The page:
Start Where You Are... Then Work To Become More
Several year ago I started to feel old. I complained about being tired. I hated getting up on Monday morning. I spent the workday waiting for it to end. And when it did and I got home, I plopped myself in front of the TV with a bag of carbohydrates and mindlessly began to shove them into my face while I equally mindlessly watched the tube. This went on for years. Increasingly, I was getting less and less out of life.
I wish I could say there was a major precipitating event like a health diagnosis, a traumatic divorce, loss of a job or death of a loved one that lead to personal change. There was none of that and all of it.
When I began to shift my time and energy focused on what I could do to transform rather than feeling victimized by circumstances or reliving the slights and unkindnesses of others, the world took on new meaning.
My personal changes began slowly and continue to unfold today. The minute I feel I’ve achieved one small change, another opportunity to push growth appears. I hope this journey will always be on-going until my final breath.
Throughout the journey, there have been countless books that informed and inspired me. Old and new texts and I hope many future books whose light I have yet to see. For each of us, the list of books to inspire and inform is different but our lists are always endless in this lifetime.
If you are on this journey, too, below are a few BookBundles and additional resources I hope you find interesting with many more suggestions to come.
Questions to Consider:
- What’s my purpose in wanting to become more? What’s my why?
- How do I start to become more? Where do I start?
- Once I start, how do I keep myself going?
- What can I do when I get stuck?
- Do I need to reframe ‘me’ so I can become more?
- How do the authors I’m reading help me think differently?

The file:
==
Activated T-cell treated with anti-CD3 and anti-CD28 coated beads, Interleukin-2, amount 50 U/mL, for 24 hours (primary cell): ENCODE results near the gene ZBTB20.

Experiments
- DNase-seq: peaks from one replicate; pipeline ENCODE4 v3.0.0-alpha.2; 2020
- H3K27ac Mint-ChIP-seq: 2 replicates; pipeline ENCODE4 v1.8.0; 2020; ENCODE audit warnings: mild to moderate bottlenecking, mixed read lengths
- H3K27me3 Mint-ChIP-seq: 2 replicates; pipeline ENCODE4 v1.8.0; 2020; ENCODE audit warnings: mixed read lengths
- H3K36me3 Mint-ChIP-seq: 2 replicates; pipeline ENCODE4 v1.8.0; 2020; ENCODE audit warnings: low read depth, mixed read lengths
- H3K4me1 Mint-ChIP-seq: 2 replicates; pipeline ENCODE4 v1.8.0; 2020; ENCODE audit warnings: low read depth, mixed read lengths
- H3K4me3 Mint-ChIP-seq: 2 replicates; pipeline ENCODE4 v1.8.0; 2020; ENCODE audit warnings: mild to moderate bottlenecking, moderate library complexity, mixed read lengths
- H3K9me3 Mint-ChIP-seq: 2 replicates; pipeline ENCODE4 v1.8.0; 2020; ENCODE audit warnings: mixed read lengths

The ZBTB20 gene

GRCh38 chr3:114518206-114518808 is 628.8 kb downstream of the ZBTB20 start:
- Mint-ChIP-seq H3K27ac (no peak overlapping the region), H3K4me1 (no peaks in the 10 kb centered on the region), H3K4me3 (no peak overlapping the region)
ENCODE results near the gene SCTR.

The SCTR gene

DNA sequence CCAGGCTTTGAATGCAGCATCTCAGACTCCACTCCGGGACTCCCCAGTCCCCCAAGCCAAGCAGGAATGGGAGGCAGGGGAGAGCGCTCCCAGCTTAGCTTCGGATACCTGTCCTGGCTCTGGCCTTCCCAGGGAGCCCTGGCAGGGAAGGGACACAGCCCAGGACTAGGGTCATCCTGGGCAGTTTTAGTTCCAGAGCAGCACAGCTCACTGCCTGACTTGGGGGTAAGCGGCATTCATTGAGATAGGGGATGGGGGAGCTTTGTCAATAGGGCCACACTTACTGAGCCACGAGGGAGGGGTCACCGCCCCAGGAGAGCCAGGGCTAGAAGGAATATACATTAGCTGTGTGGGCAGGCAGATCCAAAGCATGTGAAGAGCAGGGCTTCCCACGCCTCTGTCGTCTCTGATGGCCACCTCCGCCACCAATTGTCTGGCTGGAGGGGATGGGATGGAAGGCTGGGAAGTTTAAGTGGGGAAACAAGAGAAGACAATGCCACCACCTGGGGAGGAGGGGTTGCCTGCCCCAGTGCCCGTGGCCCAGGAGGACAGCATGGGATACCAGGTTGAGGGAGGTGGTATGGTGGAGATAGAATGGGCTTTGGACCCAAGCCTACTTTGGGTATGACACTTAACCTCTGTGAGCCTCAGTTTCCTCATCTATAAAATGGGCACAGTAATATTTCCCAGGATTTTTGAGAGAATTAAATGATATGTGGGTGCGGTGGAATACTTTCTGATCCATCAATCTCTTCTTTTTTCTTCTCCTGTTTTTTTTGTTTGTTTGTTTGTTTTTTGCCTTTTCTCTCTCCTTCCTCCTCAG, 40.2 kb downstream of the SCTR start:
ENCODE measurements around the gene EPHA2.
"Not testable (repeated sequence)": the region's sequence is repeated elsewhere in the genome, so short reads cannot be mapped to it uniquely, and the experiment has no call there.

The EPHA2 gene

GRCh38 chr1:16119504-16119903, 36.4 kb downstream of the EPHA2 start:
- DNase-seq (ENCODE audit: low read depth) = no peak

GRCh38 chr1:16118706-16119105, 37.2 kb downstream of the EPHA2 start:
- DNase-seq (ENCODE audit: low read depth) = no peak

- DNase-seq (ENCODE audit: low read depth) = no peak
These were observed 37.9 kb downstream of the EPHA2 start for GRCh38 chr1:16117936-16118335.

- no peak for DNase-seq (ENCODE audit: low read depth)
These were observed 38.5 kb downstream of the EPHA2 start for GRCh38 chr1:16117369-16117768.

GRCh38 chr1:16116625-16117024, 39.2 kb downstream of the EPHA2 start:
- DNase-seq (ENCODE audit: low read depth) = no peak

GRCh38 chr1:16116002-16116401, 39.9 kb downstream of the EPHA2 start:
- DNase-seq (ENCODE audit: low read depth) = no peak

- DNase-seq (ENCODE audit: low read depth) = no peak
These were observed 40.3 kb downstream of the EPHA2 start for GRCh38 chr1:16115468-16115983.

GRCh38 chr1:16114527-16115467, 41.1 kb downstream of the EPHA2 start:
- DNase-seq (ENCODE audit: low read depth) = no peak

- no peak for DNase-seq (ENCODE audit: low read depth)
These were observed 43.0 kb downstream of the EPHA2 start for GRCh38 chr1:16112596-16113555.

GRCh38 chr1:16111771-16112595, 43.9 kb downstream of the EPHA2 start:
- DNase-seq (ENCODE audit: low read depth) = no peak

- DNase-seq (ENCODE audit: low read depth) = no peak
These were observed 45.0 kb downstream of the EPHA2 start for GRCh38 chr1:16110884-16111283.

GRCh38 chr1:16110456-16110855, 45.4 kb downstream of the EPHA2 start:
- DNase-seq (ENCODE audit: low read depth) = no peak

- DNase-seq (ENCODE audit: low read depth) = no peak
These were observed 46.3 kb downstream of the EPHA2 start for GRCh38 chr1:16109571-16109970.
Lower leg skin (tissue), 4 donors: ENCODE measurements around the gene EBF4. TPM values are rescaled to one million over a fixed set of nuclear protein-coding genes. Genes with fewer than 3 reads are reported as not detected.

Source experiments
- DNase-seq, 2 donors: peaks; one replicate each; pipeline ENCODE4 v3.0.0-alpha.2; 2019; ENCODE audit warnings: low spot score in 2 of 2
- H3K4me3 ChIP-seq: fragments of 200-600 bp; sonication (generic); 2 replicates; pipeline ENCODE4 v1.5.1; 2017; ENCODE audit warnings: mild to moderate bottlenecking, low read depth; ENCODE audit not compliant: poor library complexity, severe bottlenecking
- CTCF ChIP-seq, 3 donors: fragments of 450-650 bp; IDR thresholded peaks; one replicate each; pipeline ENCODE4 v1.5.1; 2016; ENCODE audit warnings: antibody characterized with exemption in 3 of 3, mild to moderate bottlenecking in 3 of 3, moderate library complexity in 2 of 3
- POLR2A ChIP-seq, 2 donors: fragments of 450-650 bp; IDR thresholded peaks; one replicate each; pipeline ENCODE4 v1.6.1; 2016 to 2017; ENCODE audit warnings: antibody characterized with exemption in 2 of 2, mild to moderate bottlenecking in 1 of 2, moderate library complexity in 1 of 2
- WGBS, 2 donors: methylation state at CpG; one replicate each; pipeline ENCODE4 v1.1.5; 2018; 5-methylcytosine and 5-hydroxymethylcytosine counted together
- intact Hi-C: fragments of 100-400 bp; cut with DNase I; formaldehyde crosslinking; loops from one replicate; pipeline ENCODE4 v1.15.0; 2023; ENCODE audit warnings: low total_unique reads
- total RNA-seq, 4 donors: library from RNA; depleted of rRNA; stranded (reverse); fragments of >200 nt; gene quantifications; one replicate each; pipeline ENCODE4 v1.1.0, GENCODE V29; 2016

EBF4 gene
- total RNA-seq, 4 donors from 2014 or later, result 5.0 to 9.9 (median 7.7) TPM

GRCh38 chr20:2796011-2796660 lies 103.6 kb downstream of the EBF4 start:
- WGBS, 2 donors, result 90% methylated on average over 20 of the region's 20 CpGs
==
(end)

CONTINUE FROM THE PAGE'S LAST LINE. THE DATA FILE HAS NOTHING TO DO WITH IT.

- What tools are at my fingertips that I can utilize to help me on my journey?
Book Published 2007
Book Published 1904
WILLIAM JAMES: IN THE MAELSTROM of AMERICAN MODERNISM BY ROBERT D. RICHARDSON
I’d bet that the majority of Americans have little to no knowledge of William James. I’d go further to suggest that he is one of the most underrated thinkers of all time who gave us notions of positive psychology, the power of one’s mind and an individual’s power to become more.
William, brother to the novelist Henry, is often considered the father of modern psychology and one of the foremost American philosophers. He was a physician and lecturer at Harvard and left a huge array of papers and journals filled with his thoughts and ideas about the human condition, the workings of the brain and modern living.
This book is not for everyone. As Richardson it’s author says, it is an ‘intellectual biography.’ That said, it is a fascinating dive into one man’s life and an exploration into the events, books and contemplations that made William James one of the foremost American thinkers, ever. If you want to expand your brain, you’ll want to become familiar with William James.
Here is a brief video explaining James revolutionary concepts of time. He is credited with coining the phrase stream of consciousness.
THE HOUSE OF MIRTH BY EDITH WHARTON
Edith Wharton knew a thing or two about becoming more. She moved in the upper echelon of 19th century society. She travelled the world widely when travel was expensive and only for the richest of the rich. She knew the intellectuals of her time who were worth knowing. And, she wrote extensively about gardening and decorating your home. She built The Mount (where she wrote much of The House of Mirth) a home with plenty of more — before she left the United States and moved to France where she lived until her death in 1937.